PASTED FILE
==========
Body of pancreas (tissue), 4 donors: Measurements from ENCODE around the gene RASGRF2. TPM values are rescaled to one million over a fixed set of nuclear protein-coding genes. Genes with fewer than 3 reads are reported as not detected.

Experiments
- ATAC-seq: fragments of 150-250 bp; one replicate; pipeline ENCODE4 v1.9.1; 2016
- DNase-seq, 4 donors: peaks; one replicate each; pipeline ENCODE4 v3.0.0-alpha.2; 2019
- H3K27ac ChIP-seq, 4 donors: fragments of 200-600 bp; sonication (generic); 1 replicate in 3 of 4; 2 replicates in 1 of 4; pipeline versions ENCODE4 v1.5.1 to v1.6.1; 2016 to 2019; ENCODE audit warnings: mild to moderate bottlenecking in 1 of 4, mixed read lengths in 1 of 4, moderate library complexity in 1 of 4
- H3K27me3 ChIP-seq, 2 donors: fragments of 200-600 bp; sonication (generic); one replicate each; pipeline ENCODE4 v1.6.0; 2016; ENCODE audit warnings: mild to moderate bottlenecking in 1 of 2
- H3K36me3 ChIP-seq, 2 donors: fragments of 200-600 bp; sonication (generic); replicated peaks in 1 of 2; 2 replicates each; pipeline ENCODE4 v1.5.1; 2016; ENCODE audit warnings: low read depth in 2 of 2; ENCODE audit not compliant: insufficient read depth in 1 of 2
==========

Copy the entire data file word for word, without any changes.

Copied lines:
Body of pancreas (tissue), 4 donors: Measurements from ENCODE around the gene RASGRF2. TPM values are rescaled to one million over a fixed set of nuclear protein-coding genes. Genes with fewer than 3 reads are reported as not detected.

Experiments
- ATAC-seq: fragments of 150-250 bp; one replicate; pipeline ENCODE4 v1.9.1; 2016
- DNase-seq, 4 donors: peaks; one replicate each; pipeline ENCODE4 v3.0.0-alpha.2; 2019
- H3K27ac ChIP-seq, 4 donors: fragments of 200-600 bp; sonication (generic); 1 replicate in 3 of 4; 2 replicates in 1 of 4; pipeline versions ENCODE4 v1.5.1 to v1.6.1; 2016 to 2019; ENCODE audit warnings: mild to moderate bottlenecking in 1 of 4, mixed read lengths in 1 of 4, moderate library complexity in 1 of 4
- H3K27me3 ChIP-seq, 2 donors: fragments of 200-600 bp; sonication (generic); one replicate each; pipeline ENCODE4 v1.6.0; 2016; ENCODE audit warnings: mild to moderate bottlenecking in 1 of 2
- H3K36me3 ChIP-seq, 2 donors: fragments of 200-600 bp; sonication (generic); replicated peaks in 1 of 2; 2 replicates each; pipeline ENCODE4 v1.5.1; 2016; ENCODE audit warnings: low read depth in 2 of 2; ENCODE audit not compliant: insufficient read depth in 1 of 2